Getting pole on my first ever race qualifying was a wonderful feeling, but of course the win in the race was my only benchmark. I started on the inside with a Skip Barber National series racer, #14 car, in 2nd position to my left. With the green flag, he got a head start into turn 1, I let him go with no attempts to repass, keeping my mind focused and relaxed. I followed him in safe distance through turns 3, 4, 5, and the esses, not knowing his driving style and characteristics. Coming into the Oak Tree corner, I was right behind him, and managed to pass him with the aid of drafting on the back straightaway leading into 14. For the remainder of the race, with the R/T 2000's high drafting characterstics, the #14 car maintained its presence in my mirrors for the remainder of the race, and I ran away with my first ever race and my first ever win. After the cool down lap, I came into the pits with a welcome checkerd flag for the parade lap, but also got a treatment from a cooler full of ice water.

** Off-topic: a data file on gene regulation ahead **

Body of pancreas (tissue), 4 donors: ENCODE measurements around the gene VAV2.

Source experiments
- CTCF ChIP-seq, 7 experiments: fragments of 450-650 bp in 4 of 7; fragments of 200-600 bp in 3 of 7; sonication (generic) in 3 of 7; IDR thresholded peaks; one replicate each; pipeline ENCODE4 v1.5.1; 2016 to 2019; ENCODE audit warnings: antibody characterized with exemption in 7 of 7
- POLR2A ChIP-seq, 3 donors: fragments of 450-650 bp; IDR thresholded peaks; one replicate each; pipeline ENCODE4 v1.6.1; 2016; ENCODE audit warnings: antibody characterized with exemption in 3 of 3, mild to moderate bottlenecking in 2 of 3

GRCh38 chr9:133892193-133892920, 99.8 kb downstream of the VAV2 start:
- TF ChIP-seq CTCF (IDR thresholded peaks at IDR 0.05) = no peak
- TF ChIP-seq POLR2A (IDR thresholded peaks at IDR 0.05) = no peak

The 2nd race had rather different dynamics - it was raining, and hard, with nearly zero visibility at times, and I started in the back of the pack due to my off in the qualifying. I ended up crashing into a tire wall coming out of turn 5, breaking both, the front and the rear wings, and brought the limping car back into the pits. My high from the first ever race and win was withdrawn from my body rather rapidly.

This was certainly an interesting day - my first ever race, my first ever pole, my first ever win, my first ever race in the wet, and my first ever crash.

Sunday, the weather was great and the track was ready. I again started my race on pole due to my win the previous day. The #14 car and I kept on passing each other for the first several laps in the drafts and braking zones. A full course yellow allowed the rest of the cars to catch up to us, and added to the excitement as many cars went in hard into turn 1. Although I was in the lead going into the corner, there was a car on the inside, forcing me to forfeit going through the apex and going very wide in mid-corner to avoid contact with the car on the inside, which failed to brake in a timely fashion, missing its line. I nearly went off the track, losing 2 positions, coming out of turn 1 in 3rd. In the remaining few laps in the race, I passed both of the cars going into turn 14 in a single maneuver for my 2nd career win.